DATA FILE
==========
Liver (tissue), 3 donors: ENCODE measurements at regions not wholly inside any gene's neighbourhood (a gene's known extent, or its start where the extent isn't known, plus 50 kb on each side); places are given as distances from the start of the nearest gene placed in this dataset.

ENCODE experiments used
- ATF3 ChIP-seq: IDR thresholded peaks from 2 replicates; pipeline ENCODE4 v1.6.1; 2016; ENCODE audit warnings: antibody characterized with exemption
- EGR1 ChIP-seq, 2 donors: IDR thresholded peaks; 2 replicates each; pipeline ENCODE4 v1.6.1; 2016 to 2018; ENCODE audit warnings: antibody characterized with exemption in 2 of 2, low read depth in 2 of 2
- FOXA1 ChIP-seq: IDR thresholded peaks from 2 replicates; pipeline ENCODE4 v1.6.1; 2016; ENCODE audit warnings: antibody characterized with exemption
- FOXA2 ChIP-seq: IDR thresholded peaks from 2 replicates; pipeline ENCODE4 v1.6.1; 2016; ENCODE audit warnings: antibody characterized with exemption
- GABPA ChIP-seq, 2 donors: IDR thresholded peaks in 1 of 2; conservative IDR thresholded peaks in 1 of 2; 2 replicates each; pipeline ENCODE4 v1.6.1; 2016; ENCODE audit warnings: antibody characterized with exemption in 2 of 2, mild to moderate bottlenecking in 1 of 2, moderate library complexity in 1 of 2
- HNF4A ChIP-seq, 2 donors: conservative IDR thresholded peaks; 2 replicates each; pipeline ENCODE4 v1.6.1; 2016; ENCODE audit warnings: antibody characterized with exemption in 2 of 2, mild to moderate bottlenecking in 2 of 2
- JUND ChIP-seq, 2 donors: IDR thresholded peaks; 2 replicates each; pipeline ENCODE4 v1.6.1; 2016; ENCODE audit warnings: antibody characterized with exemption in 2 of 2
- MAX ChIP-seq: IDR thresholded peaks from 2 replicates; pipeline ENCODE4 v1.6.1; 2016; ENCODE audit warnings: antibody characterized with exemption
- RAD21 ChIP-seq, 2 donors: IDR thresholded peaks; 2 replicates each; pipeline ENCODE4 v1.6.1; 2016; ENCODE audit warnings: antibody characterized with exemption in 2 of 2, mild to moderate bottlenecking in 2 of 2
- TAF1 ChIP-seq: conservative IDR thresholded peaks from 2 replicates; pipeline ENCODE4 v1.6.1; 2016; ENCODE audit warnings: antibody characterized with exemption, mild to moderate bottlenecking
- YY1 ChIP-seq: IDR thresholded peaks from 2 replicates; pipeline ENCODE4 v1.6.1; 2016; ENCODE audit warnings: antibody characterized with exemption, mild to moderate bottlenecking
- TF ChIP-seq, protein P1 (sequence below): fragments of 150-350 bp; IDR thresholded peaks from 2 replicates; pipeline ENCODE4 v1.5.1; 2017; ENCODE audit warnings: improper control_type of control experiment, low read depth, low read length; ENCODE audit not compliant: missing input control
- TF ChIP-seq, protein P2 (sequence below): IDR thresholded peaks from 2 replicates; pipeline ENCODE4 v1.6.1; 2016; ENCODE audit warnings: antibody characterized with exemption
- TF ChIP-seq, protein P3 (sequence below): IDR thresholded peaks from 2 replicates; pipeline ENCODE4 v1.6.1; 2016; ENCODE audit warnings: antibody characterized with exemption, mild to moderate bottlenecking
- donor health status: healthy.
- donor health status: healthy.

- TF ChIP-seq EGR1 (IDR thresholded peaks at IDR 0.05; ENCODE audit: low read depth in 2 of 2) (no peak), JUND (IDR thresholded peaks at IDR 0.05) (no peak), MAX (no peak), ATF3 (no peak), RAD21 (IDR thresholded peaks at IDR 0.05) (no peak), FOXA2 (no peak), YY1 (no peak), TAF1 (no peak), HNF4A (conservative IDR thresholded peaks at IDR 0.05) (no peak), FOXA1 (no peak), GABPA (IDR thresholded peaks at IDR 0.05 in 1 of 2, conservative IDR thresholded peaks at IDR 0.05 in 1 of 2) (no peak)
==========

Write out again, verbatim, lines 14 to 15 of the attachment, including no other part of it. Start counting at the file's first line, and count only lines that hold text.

- TF ChIP-seq, protein P1 (sequence below): fragments of 150-350 bp; IDR thresholded peaks from 2 replicates; pipeline ENCODE4 v1.5.1; 2017; ENCODE audit warnings: improper control_type of control experiment, low read depth, low read length; ENCODE audit not compliant: missing input control
- TF ChIP-seq, protein P2 (sequence below): IDR thresholded peaks from 2 replicates; pipeline ENCODE4 v1.6.1; 2016; ENCODE audit warnings: antibody characterized with exemption